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3 replies to this topic
Posted 08 April 2009 - 06:42 AM
I am into repainting baits and have had good results from the board's advice. I use a bbq motor for my turning wheel where I use exacto knives mounted horizontally into the foam block that fits onto the motor.
I have as a rule had nice clear coats till I played with larger glitter and got some wavy areas.
I took a superspook in black with gray markings and placed the glow in the dark paint over the gray and it looks great little rough with the brush.
I coated several baits with D2 that I had added gills and throats to and more or less they came out fine. The black super spook came out wavy.
I do use a heat gun to help smooth out some of the spots but as a rule this has not been a problem.
The other baits came out good even where I used the heat gun to smooth just the areas that I covered with D2 or added to already epoxed baits.
Why do you think the ss came out so wavy in the finish?
Too much heat causing the d2 to get too fluid?
Glow paint not being smooth enough since itwas hand painted with a little depth to it?
Too early in the am?
Posted 08 April 2009 - 06:51 AM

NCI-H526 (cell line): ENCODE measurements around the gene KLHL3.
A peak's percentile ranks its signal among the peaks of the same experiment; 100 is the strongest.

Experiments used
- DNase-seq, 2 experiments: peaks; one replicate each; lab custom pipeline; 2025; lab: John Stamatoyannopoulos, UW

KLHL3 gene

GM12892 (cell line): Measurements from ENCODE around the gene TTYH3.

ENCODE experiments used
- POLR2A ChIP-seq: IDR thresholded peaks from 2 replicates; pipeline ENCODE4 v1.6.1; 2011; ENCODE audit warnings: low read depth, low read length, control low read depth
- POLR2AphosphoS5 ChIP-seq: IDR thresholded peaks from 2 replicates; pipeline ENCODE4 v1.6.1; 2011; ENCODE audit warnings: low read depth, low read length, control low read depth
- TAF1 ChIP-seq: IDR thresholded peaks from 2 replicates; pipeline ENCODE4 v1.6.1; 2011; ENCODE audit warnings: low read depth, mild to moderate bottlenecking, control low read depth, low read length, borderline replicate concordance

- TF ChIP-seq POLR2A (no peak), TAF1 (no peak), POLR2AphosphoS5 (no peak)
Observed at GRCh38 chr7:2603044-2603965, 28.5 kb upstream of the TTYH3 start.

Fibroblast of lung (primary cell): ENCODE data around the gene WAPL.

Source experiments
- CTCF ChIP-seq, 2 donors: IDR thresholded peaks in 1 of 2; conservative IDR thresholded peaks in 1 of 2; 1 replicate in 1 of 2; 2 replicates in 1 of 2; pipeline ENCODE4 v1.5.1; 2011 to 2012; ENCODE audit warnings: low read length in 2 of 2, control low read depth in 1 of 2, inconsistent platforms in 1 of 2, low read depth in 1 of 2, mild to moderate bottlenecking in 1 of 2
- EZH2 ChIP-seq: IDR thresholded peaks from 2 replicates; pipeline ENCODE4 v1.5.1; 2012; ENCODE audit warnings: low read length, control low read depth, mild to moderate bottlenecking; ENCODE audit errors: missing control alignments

It is possible, because you were mixing glitter into the D2T, that you took too long over the mixing.
Try mixing the glitter into the two halves, separately, then mix together.
I cannot think of any other reason why the glitter would make a difference.
Posted 08 April 2009 - 11:39 AM
What do you think caused the problem with the bait that did not have the glitter but had glow paint applied over the Grey outline of an old Walmart Black Super spook.
I hand painted over the silver/gray and put two eyes on the back by putting a pool and thinning with the brush in the center. Glow paint did not appear that thick but still after heating the finish seemed wavy drying. Too much heat or?
Posted 08 April 2009 - 04:36 PM
I never heat epoxy after it's applied so can't comment, but there have been several posts about epoxy curing too fast or failing to level when mixed with glitter. That suggests to me that there is some chemical reaction taking place with some dry acrylic glitters. I use cheap acrylic glitter paint (glitter suspended in a clear acrylic). Paint it on, let it dry, then clearcoat. No problems so far and brushing it lets me get glitter density and coverage only where I want it.